Ибо так возлюбил Бог мир, что отдал Сына Своего Единородного, дабы всякий верующий в Него, не погиб, но имел хизнь вечную.
While I receive many books in exchange for review, I am never required to leave a positive review. All thoughts and opinions are my very own.

Monday, November 6, 2023

CelebrateLit Tour: Review: Garden of the Midnights by Hannah Linder


About the Book

Book: Garden of the Midnights

Author: Hannah Linder

Genre: Christian Fiction / Historical / Romance

Release Date: October, 2023

Danger Lurks at Rosenleigh Manor

Enjoy another Gothic Style Regency from Hannah Linder.

The accidents are not a matter of chance. They are deliberate. As English gentleman William Kensley becomes aware of the danger at Rosenleigh, he pleads for truth from the only man he can trust—until that man is murdered.

As the secrets unfold into scandal, William’s world is tipped into destitution—leaving him penniless and alone. His only comfort is in the constant love of Isabella Gresham, but even that has been threatened. When a hidden foe arises from their acquaintances and imperils Isabella’s life, will William be the only one willing to rescue her? And even if he saves Isabella from her captors, will he still have to forsake her heart?


Click here to get your copy!

Review: While it did take me several chapters to get into this book, I find that it does have a gripping story. The main characters are likeable and atypical. While regency is not my favorite of my commonly read genres, I do enjoy a well-written foray into the genre, and that was what this was. Gripping and heartbreaking, while also humorous and warming. I will point out that for the second time in a row, this author went with the thought of her as a sister but then she's not trope and it is mildly concerning, but overall, a nice read.

I did receive a copy of this book to review, but all opinions are honestly my own.

About the Author

Hannah Linder resides in the beautiful mountains of central West Virginia. Represented by Books & Such, she writes Regency romantic suspense novels. She is a double 2021 Selah Award winner, a 2022 Selah Award finalist, and a member of American Christian Fiction Writers (ACFW). Hannah is a Graphic Design Associates Degree graduate who specializes in professional book cover design. She designs for both traditional publishing houses and individual authors, including New York Times, USA Today, and International bestsellers. She is also a local photographer and a self-portrait photographer. When Hannah is not writing, she enjoys playing her instruments—piano, guitar, and ukulele—songwriting, painting still life, walking in the rain, and sitting on the front porch of her 1800s farmhouse. To follow her journey, visit hannahlinderbooks.com.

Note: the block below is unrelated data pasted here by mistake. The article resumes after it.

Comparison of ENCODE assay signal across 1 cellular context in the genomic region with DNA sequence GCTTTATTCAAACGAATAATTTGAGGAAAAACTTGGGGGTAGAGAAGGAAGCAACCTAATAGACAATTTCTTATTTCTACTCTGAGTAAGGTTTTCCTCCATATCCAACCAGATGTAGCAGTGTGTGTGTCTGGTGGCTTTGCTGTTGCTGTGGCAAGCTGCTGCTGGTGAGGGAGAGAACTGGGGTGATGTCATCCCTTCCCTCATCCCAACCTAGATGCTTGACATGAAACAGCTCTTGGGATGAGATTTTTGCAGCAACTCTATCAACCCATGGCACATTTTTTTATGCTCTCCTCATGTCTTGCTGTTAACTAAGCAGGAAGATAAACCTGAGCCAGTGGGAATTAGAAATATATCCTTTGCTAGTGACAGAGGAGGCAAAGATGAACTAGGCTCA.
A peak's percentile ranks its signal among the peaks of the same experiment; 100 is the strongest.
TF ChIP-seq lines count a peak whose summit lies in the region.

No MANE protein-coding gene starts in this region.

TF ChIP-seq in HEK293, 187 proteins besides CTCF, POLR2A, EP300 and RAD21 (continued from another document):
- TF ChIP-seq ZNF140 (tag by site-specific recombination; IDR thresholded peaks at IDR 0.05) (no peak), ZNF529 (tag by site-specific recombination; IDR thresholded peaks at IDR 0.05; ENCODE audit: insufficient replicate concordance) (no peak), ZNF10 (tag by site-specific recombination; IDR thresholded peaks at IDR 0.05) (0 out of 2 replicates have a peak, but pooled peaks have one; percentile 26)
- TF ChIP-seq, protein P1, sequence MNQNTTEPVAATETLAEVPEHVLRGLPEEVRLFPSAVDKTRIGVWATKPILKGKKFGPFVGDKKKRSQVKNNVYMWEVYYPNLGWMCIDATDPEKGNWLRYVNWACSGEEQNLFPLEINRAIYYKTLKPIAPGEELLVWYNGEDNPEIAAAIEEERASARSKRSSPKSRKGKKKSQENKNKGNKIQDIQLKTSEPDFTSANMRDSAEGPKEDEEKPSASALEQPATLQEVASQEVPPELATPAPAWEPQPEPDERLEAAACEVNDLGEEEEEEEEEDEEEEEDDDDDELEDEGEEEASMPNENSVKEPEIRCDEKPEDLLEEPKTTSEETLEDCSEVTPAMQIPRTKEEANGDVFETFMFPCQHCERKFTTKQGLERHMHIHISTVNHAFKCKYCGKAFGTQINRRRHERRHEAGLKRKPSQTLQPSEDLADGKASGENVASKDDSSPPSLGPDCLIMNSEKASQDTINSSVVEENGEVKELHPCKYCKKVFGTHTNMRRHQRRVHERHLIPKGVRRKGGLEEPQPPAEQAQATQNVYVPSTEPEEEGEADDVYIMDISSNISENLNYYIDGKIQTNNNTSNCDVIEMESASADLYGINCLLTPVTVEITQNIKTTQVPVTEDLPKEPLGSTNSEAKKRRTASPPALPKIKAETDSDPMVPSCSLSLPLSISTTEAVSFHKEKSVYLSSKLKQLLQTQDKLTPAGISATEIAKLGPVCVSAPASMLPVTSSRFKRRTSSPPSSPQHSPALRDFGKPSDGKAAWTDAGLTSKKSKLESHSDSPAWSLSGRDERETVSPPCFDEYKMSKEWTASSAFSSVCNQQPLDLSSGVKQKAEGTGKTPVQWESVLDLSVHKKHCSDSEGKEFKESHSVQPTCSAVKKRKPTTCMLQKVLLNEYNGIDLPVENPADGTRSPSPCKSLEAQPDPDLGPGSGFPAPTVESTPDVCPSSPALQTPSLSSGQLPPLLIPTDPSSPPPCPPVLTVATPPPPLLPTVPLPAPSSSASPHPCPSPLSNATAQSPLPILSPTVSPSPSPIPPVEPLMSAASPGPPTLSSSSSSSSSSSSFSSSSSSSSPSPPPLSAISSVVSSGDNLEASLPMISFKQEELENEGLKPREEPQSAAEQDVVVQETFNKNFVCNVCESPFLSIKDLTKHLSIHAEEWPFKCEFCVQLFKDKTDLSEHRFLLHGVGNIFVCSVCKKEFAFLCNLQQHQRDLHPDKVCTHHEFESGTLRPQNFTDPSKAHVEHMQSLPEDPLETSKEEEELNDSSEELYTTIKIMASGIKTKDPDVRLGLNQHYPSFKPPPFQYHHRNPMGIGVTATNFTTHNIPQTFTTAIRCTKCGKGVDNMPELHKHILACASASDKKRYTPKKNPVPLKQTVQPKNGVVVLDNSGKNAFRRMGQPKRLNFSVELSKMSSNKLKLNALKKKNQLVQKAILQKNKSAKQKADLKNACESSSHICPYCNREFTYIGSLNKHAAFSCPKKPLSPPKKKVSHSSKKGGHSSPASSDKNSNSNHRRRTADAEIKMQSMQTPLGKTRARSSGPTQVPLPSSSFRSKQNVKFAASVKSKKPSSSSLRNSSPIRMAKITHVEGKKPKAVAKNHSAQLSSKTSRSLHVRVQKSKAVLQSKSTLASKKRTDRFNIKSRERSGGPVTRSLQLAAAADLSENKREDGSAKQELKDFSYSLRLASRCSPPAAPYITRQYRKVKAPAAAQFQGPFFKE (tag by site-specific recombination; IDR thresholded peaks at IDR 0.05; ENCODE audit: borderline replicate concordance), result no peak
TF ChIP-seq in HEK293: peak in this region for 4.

More from Hannah

Sometimes, the things we say we’ll never do are exactly the things we find ourselves doing.

Back when I was still wearing two braids and walking around barefoot everywhere, I told myself I would never make a speech. Never. But by the time high school graduation came along, despite a thousand firm declarations that I wouldn’t, my mother shook her head. “I think you should do it,” she said—and because mothers are usually right, I did.

Granted, I read the speech off a folded sheet of copy paper because I was too nervous to face the crowd. And my knees were jelly. And I stood off-centered on the stage instead of behind the pulpit like anyone else.

But I did it.

For the rest of my life, I’ll look back and remember what it felt like. Standing on the stage, reading my heart, hearing the sniffles and glancing up to see tears glistening in the eyes of endless people I love.

That was special. Mother was right.

Want to know another thing I said I would never do? Re-write a novel. I’ve heard the stories all my life. The author second guesses their own ability and burns their manuscript. Then, years later, they rewrite the story that echoes through the ages as a classic. Or the novelist loses their entire document to a computer crash, so with a blank page and a blinking cursor, they start anew.

I never thought that was something I could do.

I never wanted to.

If I ever lost a novel or was prompted to start over, I would abandon ship and try for a different vessel. Anyway, that’s what I told myself.

Garden of the Midnights was the story I wrote many years ago when I was younger, when I knew less about manors and England and history. I made mistakes. I broke writing rules. I did too little research and too much overwriting…but it had my soul. Somehow, it was alive. The characters breathed. The tears in their pillow, the aches in their throat, became a part of who I was and what I felt.